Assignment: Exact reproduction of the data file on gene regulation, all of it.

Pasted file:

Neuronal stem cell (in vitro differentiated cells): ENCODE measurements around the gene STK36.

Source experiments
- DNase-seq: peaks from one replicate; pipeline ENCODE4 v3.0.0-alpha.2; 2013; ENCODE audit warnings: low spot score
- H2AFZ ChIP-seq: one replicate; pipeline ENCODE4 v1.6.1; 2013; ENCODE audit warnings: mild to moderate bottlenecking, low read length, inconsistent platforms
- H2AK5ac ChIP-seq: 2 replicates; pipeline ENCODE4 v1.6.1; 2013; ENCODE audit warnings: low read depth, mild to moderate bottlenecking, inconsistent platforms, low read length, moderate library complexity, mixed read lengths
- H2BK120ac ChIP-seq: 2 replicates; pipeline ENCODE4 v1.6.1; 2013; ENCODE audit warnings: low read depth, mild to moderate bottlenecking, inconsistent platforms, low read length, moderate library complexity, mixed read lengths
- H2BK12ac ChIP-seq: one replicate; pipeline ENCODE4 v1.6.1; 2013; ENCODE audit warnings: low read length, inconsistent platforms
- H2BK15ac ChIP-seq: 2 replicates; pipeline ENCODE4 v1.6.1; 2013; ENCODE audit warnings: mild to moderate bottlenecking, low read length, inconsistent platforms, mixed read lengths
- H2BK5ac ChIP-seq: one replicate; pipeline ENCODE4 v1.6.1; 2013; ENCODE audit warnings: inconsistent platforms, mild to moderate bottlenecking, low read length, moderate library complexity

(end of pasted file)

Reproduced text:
Neuronal stem cell (in vitro differentiated cells): ENCODE measurements around the gene STK36.

Source experiments
- DNase-seq: peaks from one replicate; pipeline ENCODE4 v3.0.0-alpha.2; 2013; ENCODE audit warnings: low spot score
- H2AFZ ChIP-seq: one replicate; pipeline ENCODE4 v1.6.1; 2013; ENCODE audit warnings: mild to moderate bottlenecking, low read length, inconsistent platforms
- H2AK5ac ChIP-seq: 2 replicates; pipeline ENCODE4 v1.6.1; 2013; ENCODE audit warnings: low read depth, mild to moderate bottlenecking, inconsistent platforms, low read length, moderate library complexity, mixed read lengths
- H2BK120ac ChIP-seq: 2 replicates; pipeline ENCODE4 v1.6.1; 2013; ENCODE audit warnings: low read depth, mild to moderate bottlenecking, inconsistent platforms, low read length, moderate library complexity, mixed read lengths
- H2BK12ac ChIP-seq: one replicate; pipeline ENCODE4 v1.6.1; 2013; ENCODE audit warnings: low read length, inconsistent platforms
- H2BK15ac ChIP-seq: 2 replicates; pipeline ENCODE4 v1.6.1; 2013; ENCODE audit warnings: mild to moderate bottlenecking, low read length, inconsistent platforms, mixed read lengths
- H2BK5ac ChIP-seq: one replicate; pipeline ENCODE4 v1.6.1; 2013; ENCODE audit warnings: inconsistent platforms, mild to moderate bottlenecking, low read length, moderate library complexity